Nov8-09, 07:36 AM
P: 82
Yes, maybe a torus is mathematically flat shape but is a strange kind: a torus shape Universe is closed (going on any direction you will finally arrive at the same point) but for each direction other "diameter" of Universe exist. So, it seems like each direction have its own properties.
In our Universe all directions seem to have the same properties, at least until now. Or I don't know well?
Chalnoth
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#32
Nov8-09, 07:39 AM
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Quote Quote by Skolon View Post
Yes, maybe a torus is mathematically flat shape but is a strange kind: a torus shape Universe is closed (going on any direction you will finally arrive at the same point) but for each direction other "diameter" of Universe exist.
Er, well, no. A torus is not closed in that sense. It's flat.

Closed is a statement about curvature. Whether or not the universe wraps back on itself is a statement about topology. It is perfectly possible to have a flat universe with a topology that wraps back on itself. Just as it is, in principle, possible to have a closed universe that doesn't extend far enough to wrap back on itself.

Quote Quote by Skolon View Post
So, it seems like each direction have its own properties.
In our Universe all directions seem to have the same properties, at least until now. Or I don't know well?
We'd be hard pressed to determine if the different directions wrapped back on one another after different distances, as long as all distances were beyond our horizon. But in any case, it's still perfectly possible that the circumference in each direction is identical.
Skolon
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#33
Nov8-09, 07:47 AM
P: 82
Thank you for yours answers.

Please tell me, what is the meaning of "flat" for cosmology?
Chalnoth
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#34
Nov8-09, 08:07 AM
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Quote Quote by Skolon View Post
Thank you for yours answers.

Please tell me, what is the meaning of "flat" for cosmology?
If you draw a triangle on a flat surface, its angles add up to 180 degrees.

If you draw a triangle on a "closed" surface, its angles add up to greater than 180 degrees. For example, if you draw a triangle on a sphere by starting from the north pole, drawing down to th equator, then across the equator a quarter of the way around, then back to the north pole, you've just made a triangle where each angle is a right angle: you've made a triangle whose angles sum to 270 degrees.

If you draw a triangle on an "open" surface, the reverse is true: the angles sum to less than 180 degrees. A saddle is an example of a surface that has this property.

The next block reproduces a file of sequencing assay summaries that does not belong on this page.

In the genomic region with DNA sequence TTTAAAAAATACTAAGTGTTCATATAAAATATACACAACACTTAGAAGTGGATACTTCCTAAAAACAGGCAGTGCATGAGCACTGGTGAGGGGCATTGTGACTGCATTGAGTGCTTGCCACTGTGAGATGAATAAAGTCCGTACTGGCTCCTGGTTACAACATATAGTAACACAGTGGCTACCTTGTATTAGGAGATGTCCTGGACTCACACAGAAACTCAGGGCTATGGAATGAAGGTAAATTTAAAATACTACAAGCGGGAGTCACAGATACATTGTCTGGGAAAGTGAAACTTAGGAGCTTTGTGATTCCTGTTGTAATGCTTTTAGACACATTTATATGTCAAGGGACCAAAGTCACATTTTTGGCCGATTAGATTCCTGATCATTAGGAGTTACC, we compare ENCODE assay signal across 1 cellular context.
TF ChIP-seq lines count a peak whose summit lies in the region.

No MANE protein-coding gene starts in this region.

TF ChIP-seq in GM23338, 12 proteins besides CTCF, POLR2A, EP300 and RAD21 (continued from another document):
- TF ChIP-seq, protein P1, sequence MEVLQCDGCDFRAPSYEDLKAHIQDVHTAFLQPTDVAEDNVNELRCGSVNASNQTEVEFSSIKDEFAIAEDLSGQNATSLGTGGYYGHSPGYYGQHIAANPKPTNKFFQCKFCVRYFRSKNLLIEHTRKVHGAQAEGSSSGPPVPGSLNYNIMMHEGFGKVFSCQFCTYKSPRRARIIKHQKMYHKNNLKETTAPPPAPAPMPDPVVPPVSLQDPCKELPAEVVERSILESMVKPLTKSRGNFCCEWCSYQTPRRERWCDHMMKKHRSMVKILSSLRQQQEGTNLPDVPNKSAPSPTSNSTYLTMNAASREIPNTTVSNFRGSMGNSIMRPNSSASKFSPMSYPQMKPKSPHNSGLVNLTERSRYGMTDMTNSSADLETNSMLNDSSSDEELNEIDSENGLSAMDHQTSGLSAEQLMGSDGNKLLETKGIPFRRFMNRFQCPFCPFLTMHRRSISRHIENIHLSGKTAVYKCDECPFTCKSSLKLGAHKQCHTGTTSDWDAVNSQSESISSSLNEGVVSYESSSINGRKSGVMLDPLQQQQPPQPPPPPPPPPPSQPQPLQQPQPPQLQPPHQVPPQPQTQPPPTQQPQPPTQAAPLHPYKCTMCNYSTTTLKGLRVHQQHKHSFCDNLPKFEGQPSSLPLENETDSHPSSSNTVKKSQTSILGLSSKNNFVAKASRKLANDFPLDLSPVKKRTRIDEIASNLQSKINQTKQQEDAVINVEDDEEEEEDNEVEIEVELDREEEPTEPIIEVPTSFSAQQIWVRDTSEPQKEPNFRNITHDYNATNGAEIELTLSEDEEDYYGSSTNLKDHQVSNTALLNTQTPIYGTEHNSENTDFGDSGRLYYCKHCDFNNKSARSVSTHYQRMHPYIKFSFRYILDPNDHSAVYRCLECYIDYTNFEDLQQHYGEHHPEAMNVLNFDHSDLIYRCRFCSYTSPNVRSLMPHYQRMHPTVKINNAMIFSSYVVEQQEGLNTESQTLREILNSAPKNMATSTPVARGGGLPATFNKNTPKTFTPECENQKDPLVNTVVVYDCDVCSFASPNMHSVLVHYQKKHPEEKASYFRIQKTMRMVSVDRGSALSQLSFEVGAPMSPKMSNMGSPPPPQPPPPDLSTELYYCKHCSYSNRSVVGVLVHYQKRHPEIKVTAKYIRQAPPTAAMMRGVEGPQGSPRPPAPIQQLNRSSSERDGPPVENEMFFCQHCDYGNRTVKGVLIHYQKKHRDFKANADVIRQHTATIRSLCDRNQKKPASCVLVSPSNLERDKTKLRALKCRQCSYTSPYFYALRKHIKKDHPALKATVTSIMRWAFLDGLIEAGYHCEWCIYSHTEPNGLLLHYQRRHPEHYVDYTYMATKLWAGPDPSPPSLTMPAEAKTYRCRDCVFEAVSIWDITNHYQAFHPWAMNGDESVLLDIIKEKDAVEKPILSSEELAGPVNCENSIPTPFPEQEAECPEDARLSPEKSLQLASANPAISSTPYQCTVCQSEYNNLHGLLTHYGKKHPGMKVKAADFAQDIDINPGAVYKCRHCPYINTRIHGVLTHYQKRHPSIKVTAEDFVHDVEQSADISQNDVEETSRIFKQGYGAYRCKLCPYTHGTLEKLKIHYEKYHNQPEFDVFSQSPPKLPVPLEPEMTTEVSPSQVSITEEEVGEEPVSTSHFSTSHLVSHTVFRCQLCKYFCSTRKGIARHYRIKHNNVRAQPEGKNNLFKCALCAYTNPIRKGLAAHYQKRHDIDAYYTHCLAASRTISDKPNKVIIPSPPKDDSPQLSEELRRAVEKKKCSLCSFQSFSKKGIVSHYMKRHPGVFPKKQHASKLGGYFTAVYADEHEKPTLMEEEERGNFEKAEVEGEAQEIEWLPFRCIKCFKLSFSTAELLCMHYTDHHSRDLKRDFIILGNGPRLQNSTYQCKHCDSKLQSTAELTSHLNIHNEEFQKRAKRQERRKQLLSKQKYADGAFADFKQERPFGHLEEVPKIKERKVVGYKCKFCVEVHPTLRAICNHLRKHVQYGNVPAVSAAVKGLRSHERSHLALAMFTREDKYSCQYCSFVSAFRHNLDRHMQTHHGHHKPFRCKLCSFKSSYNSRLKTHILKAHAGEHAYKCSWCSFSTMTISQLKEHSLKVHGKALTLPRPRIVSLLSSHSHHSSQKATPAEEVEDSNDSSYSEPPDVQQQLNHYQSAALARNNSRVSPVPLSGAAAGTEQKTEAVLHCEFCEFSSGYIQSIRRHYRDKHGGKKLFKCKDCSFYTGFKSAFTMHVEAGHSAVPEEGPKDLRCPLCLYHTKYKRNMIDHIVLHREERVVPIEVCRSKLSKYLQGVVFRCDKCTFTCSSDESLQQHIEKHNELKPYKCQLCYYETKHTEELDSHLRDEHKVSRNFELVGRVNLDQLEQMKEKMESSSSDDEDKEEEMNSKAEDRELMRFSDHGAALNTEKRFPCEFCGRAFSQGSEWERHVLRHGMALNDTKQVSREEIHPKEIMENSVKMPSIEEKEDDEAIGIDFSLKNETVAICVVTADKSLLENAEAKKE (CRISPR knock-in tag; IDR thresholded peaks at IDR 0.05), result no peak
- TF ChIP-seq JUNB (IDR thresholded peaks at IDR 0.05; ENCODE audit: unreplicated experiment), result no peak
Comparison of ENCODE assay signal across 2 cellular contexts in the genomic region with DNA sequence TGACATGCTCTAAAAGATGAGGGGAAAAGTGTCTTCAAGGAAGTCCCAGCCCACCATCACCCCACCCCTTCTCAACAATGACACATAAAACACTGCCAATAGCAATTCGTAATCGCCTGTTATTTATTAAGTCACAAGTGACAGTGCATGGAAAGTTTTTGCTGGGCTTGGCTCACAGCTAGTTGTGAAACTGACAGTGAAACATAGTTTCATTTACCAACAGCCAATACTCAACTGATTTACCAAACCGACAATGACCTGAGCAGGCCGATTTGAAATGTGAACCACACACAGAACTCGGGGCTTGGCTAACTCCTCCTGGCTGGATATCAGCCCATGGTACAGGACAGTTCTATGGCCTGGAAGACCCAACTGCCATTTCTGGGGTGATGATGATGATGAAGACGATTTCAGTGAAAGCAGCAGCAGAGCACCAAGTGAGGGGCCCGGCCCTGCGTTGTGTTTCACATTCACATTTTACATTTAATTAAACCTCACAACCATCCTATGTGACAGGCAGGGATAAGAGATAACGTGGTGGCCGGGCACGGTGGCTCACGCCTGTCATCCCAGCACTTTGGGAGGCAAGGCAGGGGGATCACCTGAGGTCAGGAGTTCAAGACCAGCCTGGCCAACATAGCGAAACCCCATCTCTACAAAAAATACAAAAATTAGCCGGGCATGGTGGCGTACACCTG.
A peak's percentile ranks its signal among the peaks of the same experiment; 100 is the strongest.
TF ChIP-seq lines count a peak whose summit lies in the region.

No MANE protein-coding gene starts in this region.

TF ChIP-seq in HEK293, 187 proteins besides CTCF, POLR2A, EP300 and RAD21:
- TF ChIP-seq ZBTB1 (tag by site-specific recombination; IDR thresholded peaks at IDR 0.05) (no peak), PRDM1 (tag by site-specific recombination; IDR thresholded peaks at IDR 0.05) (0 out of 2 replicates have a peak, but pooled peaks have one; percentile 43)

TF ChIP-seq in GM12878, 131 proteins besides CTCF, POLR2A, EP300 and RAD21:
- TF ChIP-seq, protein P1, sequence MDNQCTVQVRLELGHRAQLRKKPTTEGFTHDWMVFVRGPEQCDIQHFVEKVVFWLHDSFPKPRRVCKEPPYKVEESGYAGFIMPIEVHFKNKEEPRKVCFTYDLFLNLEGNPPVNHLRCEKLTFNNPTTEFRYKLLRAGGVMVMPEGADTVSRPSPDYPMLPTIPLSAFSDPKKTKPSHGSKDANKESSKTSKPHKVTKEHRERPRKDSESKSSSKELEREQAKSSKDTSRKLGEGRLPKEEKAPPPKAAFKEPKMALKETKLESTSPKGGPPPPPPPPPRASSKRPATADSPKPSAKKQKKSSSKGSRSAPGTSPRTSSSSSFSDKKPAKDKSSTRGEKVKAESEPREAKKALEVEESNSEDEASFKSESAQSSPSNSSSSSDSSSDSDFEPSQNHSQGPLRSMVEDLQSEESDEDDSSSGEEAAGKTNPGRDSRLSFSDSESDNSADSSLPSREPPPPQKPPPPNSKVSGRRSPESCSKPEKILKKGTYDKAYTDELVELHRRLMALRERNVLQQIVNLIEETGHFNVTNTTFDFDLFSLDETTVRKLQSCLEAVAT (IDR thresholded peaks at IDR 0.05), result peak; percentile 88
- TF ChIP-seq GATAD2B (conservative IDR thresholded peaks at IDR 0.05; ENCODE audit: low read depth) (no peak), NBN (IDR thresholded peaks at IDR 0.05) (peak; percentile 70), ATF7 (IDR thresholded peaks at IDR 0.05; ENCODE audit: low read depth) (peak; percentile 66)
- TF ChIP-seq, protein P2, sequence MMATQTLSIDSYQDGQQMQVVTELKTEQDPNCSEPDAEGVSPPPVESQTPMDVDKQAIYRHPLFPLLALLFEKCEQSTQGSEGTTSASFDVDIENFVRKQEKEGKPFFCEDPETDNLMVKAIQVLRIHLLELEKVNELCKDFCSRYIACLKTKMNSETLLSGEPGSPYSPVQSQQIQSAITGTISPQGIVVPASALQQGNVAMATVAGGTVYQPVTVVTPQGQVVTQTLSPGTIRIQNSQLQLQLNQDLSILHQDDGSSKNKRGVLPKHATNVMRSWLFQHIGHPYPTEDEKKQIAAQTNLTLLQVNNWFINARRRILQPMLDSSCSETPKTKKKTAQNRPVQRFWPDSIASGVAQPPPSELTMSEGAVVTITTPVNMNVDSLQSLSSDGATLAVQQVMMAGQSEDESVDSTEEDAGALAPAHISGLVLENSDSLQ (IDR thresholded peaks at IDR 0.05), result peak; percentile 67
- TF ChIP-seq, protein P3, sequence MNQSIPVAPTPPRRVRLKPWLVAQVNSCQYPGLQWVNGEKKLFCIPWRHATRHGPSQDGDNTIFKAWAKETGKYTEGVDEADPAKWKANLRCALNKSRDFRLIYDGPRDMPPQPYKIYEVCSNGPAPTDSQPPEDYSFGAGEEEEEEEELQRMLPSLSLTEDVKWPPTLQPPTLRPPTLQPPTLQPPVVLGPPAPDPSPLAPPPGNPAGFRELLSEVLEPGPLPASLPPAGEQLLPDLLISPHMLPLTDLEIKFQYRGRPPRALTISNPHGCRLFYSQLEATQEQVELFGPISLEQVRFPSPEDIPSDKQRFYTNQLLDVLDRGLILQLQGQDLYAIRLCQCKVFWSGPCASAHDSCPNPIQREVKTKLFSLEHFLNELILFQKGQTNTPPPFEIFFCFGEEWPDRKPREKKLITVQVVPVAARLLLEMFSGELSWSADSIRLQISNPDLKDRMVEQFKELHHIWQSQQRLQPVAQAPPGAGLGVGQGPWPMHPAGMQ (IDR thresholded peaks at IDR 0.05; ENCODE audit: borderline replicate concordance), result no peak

When we're talking about the curvature of the universe, this is what we mean: we draw triangles by looking at the passage of light from place to place in the universe. The angles that they make tell us what the overall curvature is. And it's very very close to flat.
Skolon
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#35
Nov8-09, 08:18 AM
P: 82
Thank you again, but I already knew that.

My question was about that: to measure the flatness of Universe the mean density of Universe if measured and it is compared with critical density. If I understood correct, this is how we can tell today that the Universe is "very close to flat".
But, every popular article about this subject stop here. I look for article that discuss about the effective shape of Universe for the flat case.
Chalnoth
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#36
Nov8-09, 11:21 AM
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Quote Quote by Skolon View Post
Thank you again, but I already knew that.

My question was about that: to measure the flatness of Universe the mean density of Universe if measured and it is compared with critical density. If I understood correct, this is how we can tell today that the Universe is "very close to flat".
Well, sort of. The way that this measurement is actually done, though, is by drawing triangles. Two measurements for this are the cosmic microwave background and baryon acoustic oscillation measurements.

The "triangle" drawn from the CMB is composed of the typical distance between the "acoustic peaks" which is set by the age of the universe at the time the CMB was emitted. Comparing this distance to the angle that we see and the distance to the CMB gives us our triangle.

The "triangle" drawn from BAO measurements comes from the fact that these measurements are measuring a typical distance between galaxies in the more nearby universe, a distance that is correlated to the same distance seen in the CMB. We can thus draw a different triangle as the typical separation between galaxies compared to the distance to those galaxies and their angular separation.

By contrast, other measurements of the contents of the universe that don't end up effectively drawing triangles, such as supernovae to measure the expansion rate as a function of time, don't measure the curvature at all.